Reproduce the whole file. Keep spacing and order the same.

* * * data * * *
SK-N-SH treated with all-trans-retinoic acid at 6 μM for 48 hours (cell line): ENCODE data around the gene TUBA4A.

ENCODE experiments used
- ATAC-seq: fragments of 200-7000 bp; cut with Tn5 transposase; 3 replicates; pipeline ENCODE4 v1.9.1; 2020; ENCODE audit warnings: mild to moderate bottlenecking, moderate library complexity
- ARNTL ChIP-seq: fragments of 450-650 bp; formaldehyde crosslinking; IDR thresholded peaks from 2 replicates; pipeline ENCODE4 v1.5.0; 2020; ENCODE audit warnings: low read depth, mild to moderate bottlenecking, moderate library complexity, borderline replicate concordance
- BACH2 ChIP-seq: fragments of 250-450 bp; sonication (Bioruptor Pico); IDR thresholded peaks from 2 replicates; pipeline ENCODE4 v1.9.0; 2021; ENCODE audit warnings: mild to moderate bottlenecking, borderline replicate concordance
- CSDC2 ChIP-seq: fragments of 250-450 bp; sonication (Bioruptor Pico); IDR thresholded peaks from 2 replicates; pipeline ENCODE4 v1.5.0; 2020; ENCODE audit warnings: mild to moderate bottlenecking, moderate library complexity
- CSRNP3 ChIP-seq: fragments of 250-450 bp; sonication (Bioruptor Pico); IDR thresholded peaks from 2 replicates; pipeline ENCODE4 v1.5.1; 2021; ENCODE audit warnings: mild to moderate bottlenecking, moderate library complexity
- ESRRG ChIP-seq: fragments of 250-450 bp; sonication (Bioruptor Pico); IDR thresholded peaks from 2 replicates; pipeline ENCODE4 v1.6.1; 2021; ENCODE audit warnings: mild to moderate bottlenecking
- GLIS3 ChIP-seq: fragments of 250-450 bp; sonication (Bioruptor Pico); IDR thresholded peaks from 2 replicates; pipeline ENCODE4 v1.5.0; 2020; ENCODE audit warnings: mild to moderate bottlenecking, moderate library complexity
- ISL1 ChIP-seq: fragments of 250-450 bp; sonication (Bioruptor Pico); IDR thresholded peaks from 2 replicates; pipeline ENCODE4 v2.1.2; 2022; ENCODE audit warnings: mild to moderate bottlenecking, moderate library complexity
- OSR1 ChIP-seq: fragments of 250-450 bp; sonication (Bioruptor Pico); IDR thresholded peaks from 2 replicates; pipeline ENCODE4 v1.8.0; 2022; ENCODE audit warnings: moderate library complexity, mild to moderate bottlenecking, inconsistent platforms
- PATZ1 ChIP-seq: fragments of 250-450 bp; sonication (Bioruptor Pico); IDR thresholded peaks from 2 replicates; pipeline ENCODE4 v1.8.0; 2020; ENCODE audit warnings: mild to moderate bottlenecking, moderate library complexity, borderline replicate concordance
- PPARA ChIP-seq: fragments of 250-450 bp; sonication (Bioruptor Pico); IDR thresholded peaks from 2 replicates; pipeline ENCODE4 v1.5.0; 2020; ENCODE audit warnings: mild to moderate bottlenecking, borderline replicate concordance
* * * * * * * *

SK-N-SH treated with all-trans-retinoic acid at 6 μM for 48 hours (cell line): ENCODE data around the gene TUBA4A.

ENCODE experiments used
- ATAC-seq: fragments of 200-7000 bp; cut with Tn5 transposase; 3 replicates; pipeline ENCODE4 v1.9.1; 2020; ENCODE audit warnings: mild to moderate bottlenecking, moderate library complexity
- ARNTL ChIP-seq: fragments of 450-650 bp; formaldehyde crosslinking; IDR thresholded peaks from 2 replicates; pipeline ENCODE4 v1.5.0; 2020; ENCODE audit warnings: low read depth, mild to moderate bottlenecking, moderate library complexity, borderline replicate concordance
- BACH2 ChIP-seq: fragments of 250-450 bp; sonication (Bioruptor Pico); IDR thresholded peaks from 2 replicates; pipeline ENCODE4 v1.9.0; 2021; ENCODE audit warnings: mild to moderate bottlenecking, borderline replicate concordance
- CSDC2 ChIP-seq: fragments of 250-450 bp; sonication (Bioruptor Pico); IDR thresholded peaks from 2 replicates; pipeline ENCODE4 v1.5.0; 2020; ENCODE audit warnings: mild to moderate bottlenecking, moderate library complexity
- CSRNP3 ChIP-seq: fragments of 250-450 bp; sonication (Bioruptor Pico); IDR thresholded peaks from 2 replicates; pipeline ENCODE4 v1.5.1; 2021; ENCODE audit warnings: mild to moderate bottlenecking, moderate library complexity
- ESRRG ChIP-seq: fragments of 250-450 bp; sonication (Bioruptor Pico); IDR thresholded peaks from 2 replicates; pipeline ENCODE4 v1.6.1; 2021; ENCODE audit warnings: mild to moderate bottlenecking
- GLIS3 ChIP-seq: fragments of 250-450 bp; sonication (Bioruptor Pico); IDR thresholded peaks from 2 replicates; pipeline ENCODE4 v1.5.0; 2020; ENCODE audit warnings: mild to moderate bottlenecking, moderate library complexity
- ISL1 ChIP-seq: fragments of 250-450 bp; sonication (Bioruptor Pico); IDR thresholded peaks from 2 replicates; pipeline ENCODE4 v2.1.2; 2022; ENCODE audit warnings: mild to moderate bottlenecking, moderate library complexity
- OSR1 ChIP-seq: fragments of 250-450 bp; sonication (Bioruptor Pico); IDR thresholded peaks from 2 replicates; pipeline ENCODE4 v1.8.0; 2022; ENCODE audit warnings: moderate library complexity, mild to moderate bottlenecking, inconsistent platforms
- PATZ1 ChIP-seq: fragments of 250-450 bp; sonication (Bioruptor Pico); IDR thresholded peaks from 2 replicates; pipeline ENCODE4 v1.8.0; 2020; ENCODE audit warnings: mild to moderate bottlenecking, moderate library complexity, borderline replicate concordance
- PPARA ChIP-seq: fragments of 250-450 bp; sonication (Bioruptor Pico); IDR thresholded peaks from 2 replicates; pipeline ENCODE4 v1.5.0; 2020; ENCODE audit warnings: mild to moderate bottlenecking, borderline replicate concordance